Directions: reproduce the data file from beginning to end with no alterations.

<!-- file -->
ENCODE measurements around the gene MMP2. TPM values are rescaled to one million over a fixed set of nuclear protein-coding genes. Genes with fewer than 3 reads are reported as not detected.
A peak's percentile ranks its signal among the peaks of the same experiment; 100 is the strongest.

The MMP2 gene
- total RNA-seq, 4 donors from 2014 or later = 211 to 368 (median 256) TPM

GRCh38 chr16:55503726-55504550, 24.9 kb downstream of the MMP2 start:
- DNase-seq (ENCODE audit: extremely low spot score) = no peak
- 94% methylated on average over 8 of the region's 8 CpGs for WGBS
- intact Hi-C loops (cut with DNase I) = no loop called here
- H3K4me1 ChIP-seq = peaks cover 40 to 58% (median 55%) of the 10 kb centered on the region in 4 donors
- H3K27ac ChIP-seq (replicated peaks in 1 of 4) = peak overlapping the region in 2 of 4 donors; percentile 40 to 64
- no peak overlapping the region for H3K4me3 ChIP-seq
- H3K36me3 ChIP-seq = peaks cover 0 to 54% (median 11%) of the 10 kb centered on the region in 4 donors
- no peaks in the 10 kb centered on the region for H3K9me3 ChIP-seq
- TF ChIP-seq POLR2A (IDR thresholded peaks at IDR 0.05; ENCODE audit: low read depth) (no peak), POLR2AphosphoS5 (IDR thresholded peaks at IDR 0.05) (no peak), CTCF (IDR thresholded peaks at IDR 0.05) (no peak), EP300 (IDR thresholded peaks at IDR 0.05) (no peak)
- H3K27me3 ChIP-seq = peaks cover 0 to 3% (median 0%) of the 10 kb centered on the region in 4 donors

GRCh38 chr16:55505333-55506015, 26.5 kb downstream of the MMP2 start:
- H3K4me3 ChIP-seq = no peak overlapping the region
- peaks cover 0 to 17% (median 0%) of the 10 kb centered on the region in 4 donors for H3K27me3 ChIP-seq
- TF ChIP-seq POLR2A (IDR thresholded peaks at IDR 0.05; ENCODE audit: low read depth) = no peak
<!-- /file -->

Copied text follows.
ENCODE measurements around the gene MMP2. TPM values are rescaled to one million over a fixed set of nuclear protein-coding genes. Genes with fewer than 3 reads are reported as not detected.
A peak's percentile ranks its signal among the peaks of the same experiment; 100 is the strongest.

The MMP2 gene
- total RNA-seq, 4 donors from 2014 or later = 211 to 368 (median 256) TPM

GRCh38 chr16:55503726-55504550, 24.9 kb downstream of the MMP2 start:
- DNase-seq (ENCODE audit: extremely low spot score) = no peak
- 94% methylated on average over 8 of the region's 8 CpGs for WGBS
- intact Hi-C loops (cut with DNase I) = no loop called here
- H3K4me1 ChIP-seq = peaks cover 40 to 58% (median 55%) of the 10 kb centered on the region in 4 donors
- H3K27ac ChIP-seq (replicated peaks in 1 of 4) = peak overlapping the region in 2 of 4 donors; percentile 40 to 64
- no peak overlapping the region for H3K4me3 ChIP-seq
- H3K36me3 ChIP-seq = peaks cover 0 to 54% (median 11%) of the 10 kb centered on the region in 4 donors
- no peaks in the 10 kb centered on the region for H3K9me3 ChIP-seq
- TF ChIP-seq POLR2A (IDR thresholded peaks at IDR 0.05; ENCODE audit: low read depth) (no peak), POLR2AphosphoS5 (IDR thresholded peaks at IDR 0.05) (no peak), CTCF (IDR thresholded peaks at IDR 0.05) (no peak), EP300 (IDR thresholded peaks at IDR 0.05) (no peak)
- H3K27me3 ChIP-seq = peaks cover 0 to 3% (median 0%) of the 10 kb centered on the region in 4 donors

GRCh38 chr16:55505333-55506015, 26.5 kb downstream of the MMP2 start:
- H3K4me3 ChIP-seq = no peak overlapping the region
- peaks cover 0 to 17% (median 0%) of the 10 kb centered on the region in 4 donors for H3K27me3 ChIP-seq
- TF ChIP-seq POLR2A (IDR thresholded peaks at IDR 0.05; ENCODE audit: low read depth) = no peak